I got a Garmin Lidar Lite 3 for Christmas this year. This is a simple post documenting what I had to do to get it up and running.
Lidar Lite 3 is an optical distance measuring unit that uses lasers to calculate distance. The unit is commonly used to things like range-finding, and object sensing/avoidance in robots and drones. It is generally more accurate than using other techniques like Sonar to ‘see’ objects, but there are any number of applications for it.
Since there’s no official Garmin Raspberry Pi libraries, this one worked well for me to get the basic functionality up and running. (Lidar Lite C & Python Libraries)
Setting up the Raspberry Pi to talk to the Lidar unit was pretty straight forward. This assumes that you already have a Pi up and running. I used a Raspberry Pi 3 running Pixel installed via Noobs. In addition I used the following setup:
- Raspberry Pi 3 running Pixel
- 40-pin GPIO extender
- 40-pin patch cable
- Lidar Lite 3 with included cable
- 680µF Electrolytic Capacitor
- Connection Wires
According to the Garmin documentation the Lidar Lite 3 can be connected using I2C or or PWM; I used I2C to make the connection following the below diagram from the Garmin manual.
The setup is pretty simple just remember that you need the Capacitor between the 5v/Ground from the Raspberry Pi and the Power/Ground cables of the Lidar unit otherwise you may fry one or both of them.
Using the diagram above I made the connections to the breadboard using the GPIO extension like so (The Raspberry Pi is not connected yet, wire it up and then connect it so you don’t accidentally fry something):
On the Raspberry Pi 3 and my GPIO extension the I2C SDA and SCA connections are pins 3 & 5 in the top right just under the 3v power connection. The Lidar Lite 3 requires the 5v power out to run so I’ve made the power and ground connections along the bottom rail.
Next you need to make sure that the capacitor is in-between the RPi power/ground and the Lidar Lite 3 connection.
For the capacitor the long connectors is on the power rail and the short connector is on ground. Then you simply run the red power line and black ground line from the Lidar unit and connect them to their respective power/ground rails.
The only other connections from the Lidar unit that you need to worry about are the SDA (Blue) and SCA (Green) connections. This is done by connecting them to the I2C SDA/SCA pins on the RPi.
And that’s it, the board is all wired and you can connect the board to the RPi without hurting anything.
Setting up the Raspberry Pi
Since we are using I2C to talk to the Lidar unit there are a few thing that need to be setup on the RPi to make this happen. As mentioned earlier, this was done with a basic Raspberry Pi 3 running Pixel installed via Noobs from Raspberrypi.org.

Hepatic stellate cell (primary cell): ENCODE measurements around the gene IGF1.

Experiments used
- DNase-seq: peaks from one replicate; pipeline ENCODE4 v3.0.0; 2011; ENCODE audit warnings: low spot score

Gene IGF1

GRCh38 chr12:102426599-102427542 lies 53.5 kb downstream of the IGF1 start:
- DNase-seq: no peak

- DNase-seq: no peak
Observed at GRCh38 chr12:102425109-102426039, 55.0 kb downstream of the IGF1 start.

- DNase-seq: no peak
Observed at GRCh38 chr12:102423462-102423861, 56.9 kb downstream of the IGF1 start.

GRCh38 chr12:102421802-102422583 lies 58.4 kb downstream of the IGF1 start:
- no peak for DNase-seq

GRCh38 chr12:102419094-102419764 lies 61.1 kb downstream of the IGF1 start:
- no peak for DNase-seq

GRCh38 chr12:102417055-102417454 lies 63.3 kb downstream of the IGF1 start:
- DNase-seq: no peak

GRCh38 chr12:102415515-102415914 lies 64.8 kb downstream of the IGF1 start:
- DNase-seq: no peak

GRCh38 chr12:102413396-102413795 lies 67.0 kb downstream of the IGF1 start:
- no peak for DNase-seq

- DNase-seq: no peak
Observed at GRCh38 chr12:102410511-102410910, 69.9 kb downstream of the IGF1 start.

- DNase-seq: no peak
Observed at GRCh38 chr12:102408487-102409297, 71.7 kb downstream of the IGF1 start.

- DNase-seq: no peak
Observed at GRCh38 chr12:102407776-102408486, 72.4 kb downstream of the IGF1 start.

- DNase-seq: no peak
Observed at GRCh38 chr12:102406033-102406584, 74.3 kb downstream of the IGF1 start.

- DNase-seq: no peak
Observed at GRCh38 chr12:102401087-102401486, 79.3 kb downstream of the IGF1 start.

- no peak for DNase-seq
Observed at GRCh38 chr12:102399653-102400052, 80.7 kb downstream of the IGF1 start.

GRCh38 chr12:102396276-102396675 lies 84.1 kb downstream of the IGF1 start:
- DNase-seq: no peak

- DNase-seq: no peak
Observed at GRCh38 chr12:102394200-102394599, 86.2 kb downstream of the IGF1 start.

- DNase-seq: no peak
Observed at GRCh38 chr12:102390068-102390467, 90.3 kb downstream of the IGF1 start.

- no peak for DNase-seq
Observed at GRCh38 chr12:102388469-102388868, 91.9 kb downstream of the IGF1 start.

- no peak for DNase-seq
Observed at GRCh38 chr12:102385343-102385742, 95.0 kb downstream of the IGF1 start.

Setting up I2C
First you need to make sure that I2C is enabled on the Raspberry Pi. There’s a pretty good write-up on I2C and Raspberry Pi here, but I’ve condensed it down to the steps below. If you want to read more on it follow the link. Of note, that tutorial is a bit dated as far as the raspi-config menu goes, but the rest works.
- Open up a terminal window and type: sudo raspi-config
- Choose option: 5 Interfacing Options
- Choose option: P5 I2C and hit enter
- Choose: <Yes> to turn on the I2C interface
- Choose: Ok
- Choose: Finish
This should turn on the I2C pins on the RPi to test whether or not it worked in your terminal window type this command: ls /dev/*i2c*
This should return something like this: ‘/dev/i2c-1’ if you see that then you are good.
Next you need to install the i2c tools to get the command line tools needed to interact with i2c. In the terminal type: sudo apt-get install -y i2c-tools
Once that is installed you can test it using the i2detect utility. The resulting map where the peripheral is addressed. in my case it’s mapped to 0x62.
If you wired it up correctly, and the grid came back with an address then you are all set, the Raspberry Pi is now talking to the Lidar Lite.
The Garmin library is written for Arduino and in C, neither of which I needed. I did find a pretty good basic library on GitHub that worked pretty well for me here. I cloned the Git onto my Raspberry Pi and then tested it by running the test.py file in the Python folder.
Just to play around with it a bit more I wrote a very simple loop to take some measurements and warn me if something is too close:
from lidar_lite import Lidar_Lite lidar = Lidar_Lite() connected = lidar.connect(1) if connected < -1: print “Not Connected” else: print “Connected” for i in range(100): distance = lidar.getDistance() print(“Distance to target = %s” % (distance)) if int(distance) < 50: print(“Too Close!!! Back Off!!!”)
This is pretty simple, it just takes 100 measurements and if anything (like your hand) moves within 50 of the Lidar unit then it starts to print a warning.
That was it, the unit is now up and running at a basic level.